As the spread of COVID 19 continues, communities are told to reduce close contact between individuals. This is called Social Distancing, as it is a necessary and effective way to slow down the spread of the virus. As a data science student, I came with a solution to identify whether people actually follow the social distancing protocol of staying at least 6 feet from each other.
YOLO stands for You Only Look Once. It’s a fast operating object detection system that can recognize various object types in a single frame more precisely than other detection systems.
According to their documentation, it can predict up to 9000 classes. YOLO is built on a single CNN (convolutional neural network). The CNN separates an image into regions and calculates its bounding box and probabilities for each region. In YOLOv4, it uses CSPDarknet53 (CNN enhancement for increasing the learning capability), which is a lot faster than EfficientDet (YOLOv3 CNN enhancement), MaskRCNN, and RetinaNET.
Because YOLO can be used with a conventional GPU, it provides widespread adoption, faster FPS, and more accuracy.
- Python version 3.7.7
- CUDA Toolkit(Latest version) — Check the compatibility of your GPU
- OpenCV 4.1.0
Implementation, in 5 Steps:
- Calculate Euclidean distance between two points
- Convert center coordinates into rectangle coordinates
- Filter the person class from the detections and get a bounding box centroid for each person detected
- Check which person bounding boxes are close to each other
- Display risk analytics and risk indicators
Let’s Get to Coding… 💻
Step 1. Calculate Euclidean Distance of Two Points
We need to calculate the Euclidean distance in order to identify the distance between two bounding boxes. The function is_close gets two points, p1 and p2, as inputs for calculating the Euclidean distance and returns the calculated distance dst.
Step 2. Converts Center Coordinates into Rectangle Coordinates
The function convertBack gets parameters x, y—the midpoint of the bounding box—and wand h—the width and height of the bounding box—as inputs. Then it will covert the center coordinates to rectangle coordinates and return the converted coordinates, xmin, ymin, xmax, and ymax.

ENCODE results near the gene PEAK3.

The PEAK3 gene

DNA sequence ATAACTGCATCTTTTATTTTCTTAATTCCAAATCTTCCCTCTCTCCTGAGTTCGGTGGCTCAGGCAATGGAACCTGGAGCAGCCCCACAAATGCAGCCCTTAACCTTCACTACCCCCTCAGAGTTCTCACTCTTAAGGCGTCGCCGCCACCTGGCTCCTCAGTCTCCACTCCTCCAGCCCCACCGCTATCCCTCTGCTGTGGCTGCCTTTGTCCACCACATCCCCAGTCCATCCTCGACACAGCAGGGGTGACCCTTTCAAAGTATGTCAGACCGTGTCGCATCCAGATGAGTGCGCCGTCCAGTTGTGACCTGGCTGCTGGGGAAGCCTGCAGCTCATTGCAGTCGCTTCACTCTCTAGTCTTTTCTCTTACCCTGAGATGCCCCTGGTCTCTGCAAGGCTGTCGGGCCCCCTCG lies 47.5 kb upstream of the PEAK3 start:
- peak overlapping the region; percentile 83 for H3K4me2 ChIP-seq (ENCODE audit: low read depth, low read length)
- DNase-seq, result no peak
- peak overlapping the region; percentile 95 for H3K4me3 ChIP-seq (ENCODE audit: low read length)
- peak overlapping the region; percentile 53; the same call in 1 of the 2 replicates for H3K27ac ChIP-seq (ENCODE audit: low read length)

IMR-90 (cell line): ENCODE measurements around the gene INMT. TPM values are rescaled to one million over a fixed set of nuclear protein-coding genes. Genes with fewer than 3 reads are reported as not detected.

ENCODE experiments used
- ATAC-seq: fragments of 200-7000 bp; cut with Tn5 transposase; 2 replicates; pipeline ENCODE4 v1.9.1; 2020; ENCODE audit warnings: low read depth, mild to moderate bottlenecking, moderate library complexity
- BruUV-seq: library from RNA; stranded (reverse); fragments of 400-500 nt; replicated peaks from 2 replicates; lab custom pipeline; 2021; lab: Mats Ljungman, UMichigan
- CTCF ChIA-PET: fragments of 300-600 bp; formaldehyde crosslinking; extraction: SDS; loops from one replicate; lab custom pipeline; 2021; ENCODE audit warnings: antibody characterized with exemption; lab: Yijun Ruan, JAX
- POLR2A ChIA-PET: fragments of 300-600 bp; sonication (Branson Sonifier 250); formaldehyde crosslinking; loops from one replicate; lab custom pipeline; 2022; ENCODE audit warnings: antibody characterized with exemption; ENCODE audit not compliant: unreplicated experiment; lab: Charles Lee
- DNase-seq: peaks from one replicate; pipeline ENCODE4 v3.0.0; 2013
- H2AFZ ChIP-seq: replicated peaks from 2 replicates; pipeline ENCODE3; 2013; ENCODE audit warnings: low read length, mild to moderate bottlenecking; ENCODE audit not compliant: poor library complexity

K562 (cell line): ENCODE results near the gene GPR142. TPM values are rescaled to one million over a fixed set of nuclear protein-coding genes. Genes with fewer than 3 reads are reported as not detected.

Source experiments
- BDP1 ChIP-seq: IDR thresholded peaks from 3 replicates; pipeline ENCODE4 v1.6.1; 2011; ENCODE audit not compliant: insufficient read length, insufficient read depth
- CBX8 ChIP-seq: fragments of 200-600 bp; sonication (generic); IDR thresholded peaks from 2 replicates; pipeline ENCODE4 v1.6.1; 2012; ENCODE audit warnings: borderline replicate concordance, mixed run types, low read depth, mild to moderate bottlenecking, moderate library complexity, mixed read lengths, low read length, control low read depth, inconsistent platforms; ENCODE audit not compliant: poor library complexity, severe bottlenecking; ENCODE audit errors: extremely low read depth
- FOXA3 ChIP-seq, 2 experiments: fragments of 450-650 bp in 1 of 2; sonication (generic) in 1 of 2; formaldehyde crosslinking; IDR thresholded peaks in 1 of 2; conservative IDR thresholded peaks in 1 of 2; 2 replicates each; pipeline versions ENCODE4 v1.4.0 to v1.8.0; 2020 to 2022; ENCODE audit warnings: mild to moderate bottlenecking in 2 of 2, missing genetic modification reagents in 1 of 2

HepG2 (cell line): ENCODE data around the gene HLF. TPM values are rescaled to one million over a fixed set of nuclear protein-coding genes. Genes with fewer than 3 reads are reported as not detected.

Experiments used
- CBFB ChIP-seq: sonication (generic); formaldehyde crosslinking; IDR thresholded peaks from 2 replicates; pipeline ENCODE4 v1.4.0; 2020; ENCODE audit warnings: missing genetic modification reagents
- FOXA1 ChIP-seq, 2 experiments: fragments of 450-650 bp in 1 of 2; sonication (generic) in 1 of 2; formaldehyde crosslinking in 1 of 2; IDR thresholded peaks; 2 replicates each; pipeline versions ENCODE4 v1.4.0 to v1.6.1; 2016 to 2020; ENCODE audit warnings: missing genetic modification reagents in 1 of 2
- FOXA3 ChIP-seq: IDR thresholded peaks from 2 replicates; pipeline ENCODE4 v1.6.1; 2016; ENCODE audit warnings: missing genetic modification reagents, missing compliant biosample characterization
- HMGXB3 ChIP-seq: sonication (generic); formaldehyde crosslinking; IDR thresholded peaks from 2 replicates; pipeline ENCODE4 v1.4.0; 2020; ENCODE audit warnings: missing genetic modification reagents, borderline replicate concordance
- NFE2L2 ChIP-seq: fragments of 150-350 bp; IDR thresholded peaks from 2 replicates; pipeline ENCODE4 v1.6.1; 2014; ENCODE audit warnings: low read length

Step 3. Filtering the Person Class from Detections and Getting a Bounding Box Centroid for Each Person Detection
First, we check whether there is any detection in the image using a len(detections)>0 condition. If the condition succeed, we create a dictionary called centroid_dict and a variable called objectId set to zero. Then it will run through another condition that filters out all the other detection types, except for person. We’ll store the center points of all the person detections and append it to the bounding box for persons detected.
Step 4. Check which person bounding boxes are close to each other
First, we create a list that contains all object IDs of the under-threshold distance conditions. Through iteration, we can get all the combinations of close detection to calculate the Euclidean distance using the function from Step 1.
Then we set the social distance threshold (75.0) (equivalent to 6 feet) and check whether it satisfies the condition distance < 75.0. Finally, we set colors for the bounding boxes. Red for an at-risk person and Green for a protected person.
Step 5. Display risk analytics and risk indicators
In this final module, we indicate the number of people at risk in a given frame. Starting from the text we want to display with a counted number of people at risk. For better graphical representation, Using for check in range, We tell the application to draw the lines between the nearby bounding boxes and iterate through the red_line_list.
Let’s see the demo:
I hope that this has given you enough knowledge into developing your own social distance detector by using any object detector. For more information on YOLO, you can check out the official docs.
That’s it for the article. Thank you for spending your valuable time reading the article. Check my other articles as well. Stay safe!